In some sense, but hardly in general terms, the powers of the State were somewhat more restricted compared to what it had been before. Or rather: the steady and ever increasing rate of bigger government in the Western world throughout the 20th century had somewhat declined. And, as we know, with a learned habit to consume large volumes of wealth comes a great appetite. This appetite could not be satisfied, and so the politicians suffered.
It was not until the terrible events on 9/11 that the trend could be reversed. President Bush and his hungry lackees quickly seized the opportunity and played on people’s fears to gain support for radically strip Americans of their rights and freedoms while starting wars in order to further keep the people in the dark and make them agree to support “temporarily” established torture champers, to not mind thousands of dead soldiers in foreign lands, to approve of increased taxes (mostly indirectly through government debt), and to accept the “need” for government to seize totalitarianism powers domestically.
Bush and his league of starved, power-craving parasites took advantage of the situation and did what any starving caveman would at a table filled with foods: they devoured anything they could get their hands on, and they did it quickly – possibly (hopefully) more quickly than they should’ve.
As soon as cavemen (politicians) around the world learned of this opportunity they set out to do the same thing. After all, they too were starving for greater powers and unrestricted possibilities of growing their supply of it. And so countries all over the world have adopted the “anti-terrorism” laws that fundamentally restrict the domestic populations and strip them of any rights against the government that they supposedly used to enjoy. That these laws do not target terrorists or even people the State would consider terrorists (i.e., people not paying “enough” taxes) to the same degree they are all directed towards the domestic population.
Surveillance and control hardly ever target such things terrorists would be likely to use (the government doesn’t have such great imagination); they only target what most people use or do most of the time. We now have large-scale phone and e-mail surveillance, video-monitored public places, and a large number of authorities that need to approve of our intention to do certain things. Who can truthfully say they believe politicians sincerely thing they will stifle terrorism through listening in on your aunt’s phone calls or monitor her actions while riding the subway or buying groceries?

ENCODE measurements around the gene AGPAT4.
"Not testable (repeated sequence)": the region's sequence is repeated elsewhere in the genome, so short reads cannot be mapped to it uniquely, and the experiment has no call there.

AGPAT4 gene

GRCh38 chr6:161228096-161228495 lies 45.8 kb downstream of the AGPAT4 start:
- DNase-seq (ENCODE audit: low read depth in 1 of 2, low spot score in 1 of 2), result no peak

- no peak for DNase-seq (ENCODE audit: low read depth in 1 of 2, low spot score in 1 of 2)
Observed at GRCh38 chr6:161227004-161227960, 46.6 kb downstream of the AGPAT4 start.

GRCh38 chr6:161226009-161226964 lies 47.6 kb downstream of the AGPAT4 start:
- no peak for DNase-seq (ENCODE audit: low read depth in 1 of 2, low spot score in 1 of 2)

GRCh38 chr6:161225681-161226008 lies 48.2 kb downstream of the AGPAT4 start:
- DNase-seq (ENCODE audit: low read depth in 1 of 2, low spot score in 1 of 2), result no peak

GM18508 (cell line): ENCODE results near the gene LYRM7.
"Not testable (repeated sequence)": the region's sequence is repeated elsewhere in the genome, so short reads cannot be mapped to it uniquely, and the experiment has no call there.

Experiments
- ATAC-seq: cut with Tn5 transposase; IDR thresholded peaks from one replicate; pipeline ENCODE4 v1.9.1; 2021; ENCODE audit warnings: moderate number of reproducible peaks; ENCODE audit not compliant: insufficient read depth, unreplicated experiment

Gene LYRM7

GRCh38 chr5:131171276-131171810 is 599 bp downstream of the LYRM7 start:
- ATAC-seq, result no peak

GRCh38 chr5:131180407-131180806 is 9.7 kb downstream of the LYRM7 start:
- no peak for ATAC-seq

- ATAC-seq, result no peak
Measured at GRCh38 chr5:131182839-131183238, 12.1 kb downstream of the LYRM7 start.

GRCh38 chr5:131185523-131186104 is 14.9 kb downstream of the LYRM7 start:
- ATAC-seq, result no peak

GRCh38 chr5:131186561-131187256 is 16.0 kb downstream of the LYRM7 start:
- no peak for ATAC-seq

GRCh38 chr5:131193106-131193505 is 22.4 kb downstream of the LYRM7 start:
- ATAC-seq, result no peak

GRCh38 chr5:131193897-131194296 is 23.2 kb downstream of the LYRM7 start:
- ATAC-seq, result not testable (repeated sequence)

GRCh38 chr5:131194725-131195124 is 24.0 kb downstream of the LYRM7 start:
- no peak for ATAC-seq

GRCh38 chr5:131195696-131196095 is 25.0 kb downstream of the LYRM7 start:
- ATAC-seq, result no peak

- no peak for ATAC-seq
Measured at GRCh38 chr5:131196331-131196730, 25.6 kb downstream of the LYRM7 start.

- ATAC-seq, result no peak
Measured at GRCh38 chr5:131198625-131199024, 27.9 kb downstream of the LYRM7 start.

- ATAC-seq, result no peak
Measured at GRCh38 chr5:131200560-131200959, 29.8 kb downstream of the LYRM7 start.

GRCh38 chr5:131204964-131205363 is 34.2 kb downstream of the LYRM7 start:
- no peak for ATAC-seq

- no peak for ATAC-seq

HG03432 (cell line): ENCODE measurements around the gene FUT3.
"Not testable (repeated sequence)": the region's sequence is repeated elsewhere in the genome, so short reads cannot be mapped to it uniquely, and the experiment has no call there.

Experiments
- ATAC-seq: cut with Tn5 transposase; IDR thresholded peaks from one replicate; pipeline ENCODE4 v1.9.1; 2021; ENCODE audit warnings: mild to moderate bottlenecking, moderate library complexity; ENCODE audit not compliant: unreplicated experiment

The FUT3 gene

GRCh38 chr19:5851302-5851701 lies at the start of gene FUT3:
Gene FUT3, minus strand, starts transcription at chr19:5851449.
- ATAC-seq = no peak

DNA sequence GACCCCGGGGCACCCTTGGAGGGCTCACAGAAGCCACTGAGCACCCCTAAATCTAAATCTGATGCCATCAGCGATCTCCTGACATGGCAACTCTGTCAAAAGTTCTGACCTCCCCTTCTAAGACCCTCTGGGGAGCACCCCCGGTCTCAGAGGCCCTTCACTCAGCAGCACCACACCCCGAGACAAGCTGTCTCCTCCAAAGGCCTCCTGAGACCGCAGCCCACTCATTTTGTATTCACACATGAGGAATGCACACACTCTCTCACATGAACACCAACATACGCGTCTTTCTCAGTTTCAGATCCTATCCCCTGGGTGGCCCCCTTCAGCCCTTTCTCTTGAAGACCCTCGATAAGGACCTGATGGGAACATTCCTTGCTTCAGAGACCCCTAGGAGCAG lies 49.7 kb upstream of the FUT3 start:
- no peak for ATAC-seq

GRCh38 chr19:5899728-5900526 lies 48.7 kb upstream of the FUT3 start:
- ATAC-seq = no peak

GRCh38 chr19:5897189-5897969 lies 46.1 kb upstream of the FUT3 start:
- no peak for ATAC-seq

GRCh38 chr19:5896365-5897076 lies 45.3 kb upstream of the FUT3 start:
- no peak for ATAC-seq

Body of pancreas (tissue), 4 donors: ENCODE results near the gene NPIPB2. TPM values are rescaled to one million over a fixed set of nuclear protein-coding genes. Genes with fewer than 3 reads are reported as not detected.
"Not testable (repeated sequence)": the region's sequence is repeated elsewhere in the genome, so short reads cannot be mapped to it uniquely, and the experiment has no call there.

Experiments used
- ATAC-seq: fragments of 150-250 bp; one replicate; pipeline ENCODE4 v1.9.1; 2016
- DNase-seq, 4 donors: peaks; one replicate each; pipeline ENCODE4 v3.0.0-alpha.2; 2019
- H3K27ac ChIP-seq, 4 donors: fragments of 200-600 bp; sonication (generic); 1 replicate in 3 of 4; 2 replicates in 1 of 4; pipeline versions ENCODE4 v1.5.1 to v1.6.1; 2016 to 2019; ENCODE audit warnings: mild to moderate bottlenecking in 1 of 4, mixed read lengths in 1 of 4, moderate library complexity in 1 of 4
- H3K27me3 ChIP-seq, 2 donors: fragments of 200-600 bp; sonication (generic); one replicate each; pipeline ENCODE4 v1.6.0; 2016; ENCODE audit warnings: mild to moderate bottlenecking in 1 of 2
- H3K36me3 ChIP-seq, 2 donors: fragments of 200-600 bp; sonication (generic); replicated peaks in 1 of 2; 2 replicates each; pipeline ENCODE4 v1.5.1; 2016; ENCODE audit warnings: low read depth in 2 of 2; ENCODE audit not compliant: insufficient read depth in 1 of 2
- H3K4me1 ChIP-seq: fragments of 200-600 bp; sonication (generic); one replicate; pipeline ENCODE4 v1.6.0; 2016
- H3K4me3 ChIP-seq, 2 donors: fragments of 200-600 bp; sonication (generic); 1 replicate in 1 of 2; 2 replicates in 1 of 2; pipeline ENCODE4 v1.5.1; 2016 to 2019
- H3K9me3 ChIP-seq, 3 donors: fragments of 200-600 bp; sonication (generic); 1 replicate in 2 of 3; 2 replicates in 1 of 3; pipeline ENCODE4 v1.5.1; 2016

The new powers established by and for the State are even more ridiculous considering where these measures have been taken. For instance, Sweden will shortly allow its military to routinely save and catalogue all e-mail and phone traffic at any point transmitted across the national border. Now who would’ve thought that Sweden, the cowardly State not even brave enough to take a stand as the Allies were winning WWII, would be a target for terrorists? The fact that all parties unreservedly support this large-scale surveillance should tell us something – it is so obviously in the political powers’ interest to have this infrastructure of surveillance that they don’t even bother to make it seem like there are differences between the parties.
What we’re seeing is simply starving politicians devouring everything they can get their hands on. And they will be at it for as long as people let them, since there are of course no real restrictions on government. They are in power and they make the restrictions; they can at any time repeal or ignore these restrictions if it is in their interest.
I, for one, hope they devour our liberties so fast they choke to death – or at least get a really bad stomach ache.